Multiple reports over the last month have painted a stark picture of the situation that veterans face when seeking care through the Veterans Administration’s (VA) health care system — a benefit they earned with their service. Some of the incidents have resulted in the deaths of veterans, which just further proves how broken the VA really is. Unfortunately, for victims of substandard care at the VA, there is almost no accountability for these errors.
- In South Carolina, 19 veterans died because of delayed diagnoses.
- In New York, only half of 29 facilities had nurses adequate enough to perform their duties.
- In Georgia, more than 5,000 beneficiaries went without consultations for gastrointestinal procedures.
- In 2011, a veteran in Biloxi, Miss., died of lung cancer because he was not told that an X-ray 3 years earlier revealed two masses in his lungs. He was not referred for further evaluation or treatment.
- In 2010, a veteran went into the VA facility in Dallas for a minor operation, but the procedure was botched when doctors mistakenly clamped off his carotid artery, robbing his brain of oxygen for 15 minutes. The result was a massive stroke that left the man paralyzed. He died a year later.
- In Memphis, 3 patients died as a result of medication errors. One was given a drug when there was a well documented allergy to that drug, another was overdosed, and the third wasn’t given vital medication at all.
There are thousands more individual stories of malpractice, far more than one article can contain, and they keep stacking up. In February, it was found that employees at the VA Greater Los Angeles Medical Center admitted to destroying thousands of patient records because requests for tests and treatment was damaging the hospitals efficiency numbers.
Senator Tom Coburn (R-Okla.), a physician who trained in VA facilities, wrote in an opinion piece published on Fox News last month detailing how broken the VA system is.
Indeed it is not uncommon for veterans to wait 6 months or more for initial appointments. Follow ups and tests can take just as long. Disability claims can take years.
“Veterans are waiting 5 years or more,” said Joe Moore, a partner at Bergmann & Moore, a law firm that specializes in VA disability appeals. “No veteran should ever face stacks of medical bills, eviction, or other problems because VA let the veteran’s disability claim appeal gather dust for 5 years.”
In his opinion piece, Coburn addressed the $24 billion omnibus bill that was touted to improve care for veterans, but fell short of the votes needed to pass.
Of the bill, Coburn said:
“The bill will only enable Washington politicians to say they are helping veterans while continuing to turn a blind eye to a broken and mismanaged Veterans Administration health system.”
Another part of the huge problem is the lack of accountability as noted in a July 2013 report from the GAO. According to the report, the VA routinely rewards incompetent managers with bonuses despite allowing obviously poor conditions to thrive and who show little interest in correcting the deficiencies in care that veterans face.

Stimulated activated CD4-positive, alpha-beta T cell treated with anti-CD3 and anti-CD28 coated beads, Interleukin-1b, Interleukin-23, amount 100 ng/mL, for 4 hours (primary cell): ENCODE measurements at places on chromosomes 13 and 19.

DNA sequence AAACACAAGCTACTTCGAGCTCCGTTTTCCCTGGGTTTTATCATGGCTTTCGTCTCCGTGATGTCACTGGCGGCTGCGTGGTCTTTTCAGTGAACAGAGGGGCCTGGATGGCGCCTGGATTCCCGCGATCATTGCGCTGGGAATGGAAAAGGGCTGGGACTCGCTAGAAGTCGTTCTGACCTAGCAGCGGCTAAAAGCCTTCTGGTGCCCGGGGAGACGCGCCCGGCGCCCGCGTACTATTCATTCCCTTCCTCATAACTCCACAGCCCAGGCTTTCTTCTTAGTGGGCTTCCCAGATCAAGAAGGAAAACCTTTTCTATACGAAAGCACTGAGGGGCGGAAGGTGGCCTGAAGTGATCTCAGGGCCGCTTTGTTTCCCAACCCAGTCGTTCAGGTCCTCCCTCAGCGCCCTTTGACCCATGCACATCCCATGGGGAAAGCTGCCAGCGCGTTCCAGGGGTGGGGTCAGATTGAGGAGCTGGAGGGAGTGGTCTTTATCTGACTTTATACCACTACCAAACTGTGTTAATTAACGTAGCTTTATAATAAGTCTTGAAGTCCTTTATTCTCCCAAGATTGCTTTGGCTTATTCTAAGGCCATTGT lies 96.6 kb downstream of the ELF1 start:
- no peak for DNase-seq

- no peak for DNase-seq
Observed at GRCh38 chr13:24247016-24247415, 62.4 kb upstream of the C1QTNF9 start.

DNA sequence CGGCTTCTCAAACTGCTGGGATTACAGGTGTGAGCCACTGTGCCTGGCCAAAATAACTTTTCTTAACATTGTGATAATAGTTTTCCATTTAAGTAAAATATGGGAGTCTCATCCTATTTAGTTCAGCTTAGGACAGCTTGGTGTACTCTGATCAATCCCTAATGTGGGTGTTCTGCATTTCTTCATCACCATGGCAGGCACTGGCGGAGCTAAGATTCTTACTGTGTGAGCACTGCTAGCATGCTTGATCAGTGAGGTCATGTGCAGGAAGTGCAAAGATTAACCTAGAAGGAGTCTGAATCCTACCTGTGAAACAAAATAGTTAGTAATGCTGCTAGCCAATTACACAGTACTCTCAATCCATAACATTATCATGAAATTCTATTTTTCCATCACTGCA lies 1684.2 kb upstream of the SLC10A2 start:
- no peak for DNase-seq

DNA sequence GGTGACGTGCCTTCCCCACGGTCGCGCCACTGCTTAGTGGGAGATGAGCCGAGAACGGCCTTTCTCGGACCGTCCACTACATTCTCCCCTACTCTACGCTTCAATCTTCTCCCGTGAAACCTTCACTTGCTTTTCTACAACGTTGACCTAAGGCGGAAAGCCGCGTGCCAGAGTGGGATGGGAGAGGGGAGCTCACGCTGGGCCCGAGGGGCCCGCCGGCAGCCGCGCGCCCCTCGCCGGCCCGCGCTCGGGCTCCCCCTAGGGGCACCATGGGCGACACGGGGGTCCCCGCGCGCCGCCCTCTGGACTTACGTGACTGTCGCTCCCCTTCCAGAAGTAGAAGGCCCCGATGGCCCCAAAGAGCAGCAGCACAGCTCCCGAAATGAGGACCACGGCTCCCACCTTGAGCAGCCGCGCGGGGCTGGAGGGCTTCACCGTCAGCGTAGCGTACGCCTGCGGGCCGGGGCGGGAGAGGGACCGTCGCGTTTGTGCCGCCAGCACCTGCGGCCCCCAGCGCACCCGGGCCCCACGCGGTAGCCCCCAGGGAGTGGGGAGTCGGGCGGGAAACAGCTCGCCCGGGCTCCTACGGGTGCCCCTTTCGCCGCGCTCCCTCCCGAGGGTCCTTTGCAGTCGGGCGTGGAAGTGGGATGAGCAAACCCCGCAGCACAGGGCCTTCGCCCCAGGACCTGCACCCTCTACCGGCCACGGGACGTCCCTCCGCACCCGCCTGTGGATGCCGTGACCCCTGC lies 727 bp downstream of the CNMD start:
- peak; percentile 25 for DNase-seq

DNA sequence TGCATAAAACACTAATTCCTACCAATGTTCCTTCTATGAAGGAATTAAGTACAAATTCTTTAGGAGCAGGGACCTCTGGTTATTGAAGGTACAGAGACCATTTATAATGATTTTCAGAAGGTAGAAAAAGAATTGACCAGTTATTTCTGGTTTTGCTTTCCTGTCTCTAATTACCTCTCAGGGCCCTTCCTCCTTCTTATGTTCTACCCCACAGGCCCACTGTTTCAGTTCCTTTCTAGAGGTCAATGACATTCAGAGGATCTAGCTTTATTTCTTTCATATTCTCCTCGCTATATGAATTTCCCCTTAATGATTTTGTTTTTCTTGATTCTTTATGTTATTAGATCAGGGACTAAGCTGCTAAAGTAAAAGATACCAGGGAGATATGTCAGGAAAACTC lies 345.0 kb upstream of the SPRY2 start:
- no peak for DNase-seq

“The performance pay policy gives VA’s 152 medical centers and 21 networks discretion in setting the goals providers must achieve to receive this pay, but does not specify an overarching purpose the goals are to support,” the GAO reported.
One example showed that an executive in the Washington, D.C. area received almost $60,000 in bonuses, despite having a backlog of claims that increased seven-fold, leaving vets waiting more than 4 months for services.
Another example found that the manager of a VA clinic where vets were exposed to HIV and Hepatitis still received almost $25,000.
A VA executive in the DC area received $60,000 in bonuses despite having a backlog of malpractice claims that increased seven-fold.Wendy Innes, IVN contributor
“Congress could enact a few common sense reforms that would dramatically improve the lives of our veterans,” Coburn noted.
He went on to say that veterans should be able to get care in their own communities instead of being forced to get care at VA clinics, often a long way from home. He also said that something needs to be done to ensure that those administering claims are serving veterans, instead of their unions or themselves.
Unfortunately that might not be so easy. Government hiring and firing rules keep those executives and managers who are responsible for these shortcomings from being terminated. Until that changes, the problems within VA health care will continue.
“There is no question we need to greatly improve our efforts to meet our promises to those who put their lives on the line for our county in this current generation of veterans, and veterans of all eras. In fact, we have a moral obligation to do so,” Coburn wrote. “But more dollars and more promises alone will not save and improve the lives of our courageous veterans who are forced to navigate an appallingly broken VA system.”
Indeed it won’t.
Coburn ended by saying:
“It’s time for politicians in Washington to do what our soldiers have already done – put our political lives on the line and make the hard decisions necessary to reform a system upon which so many of our veterans depend.”
Photo retrieved from Daily Kos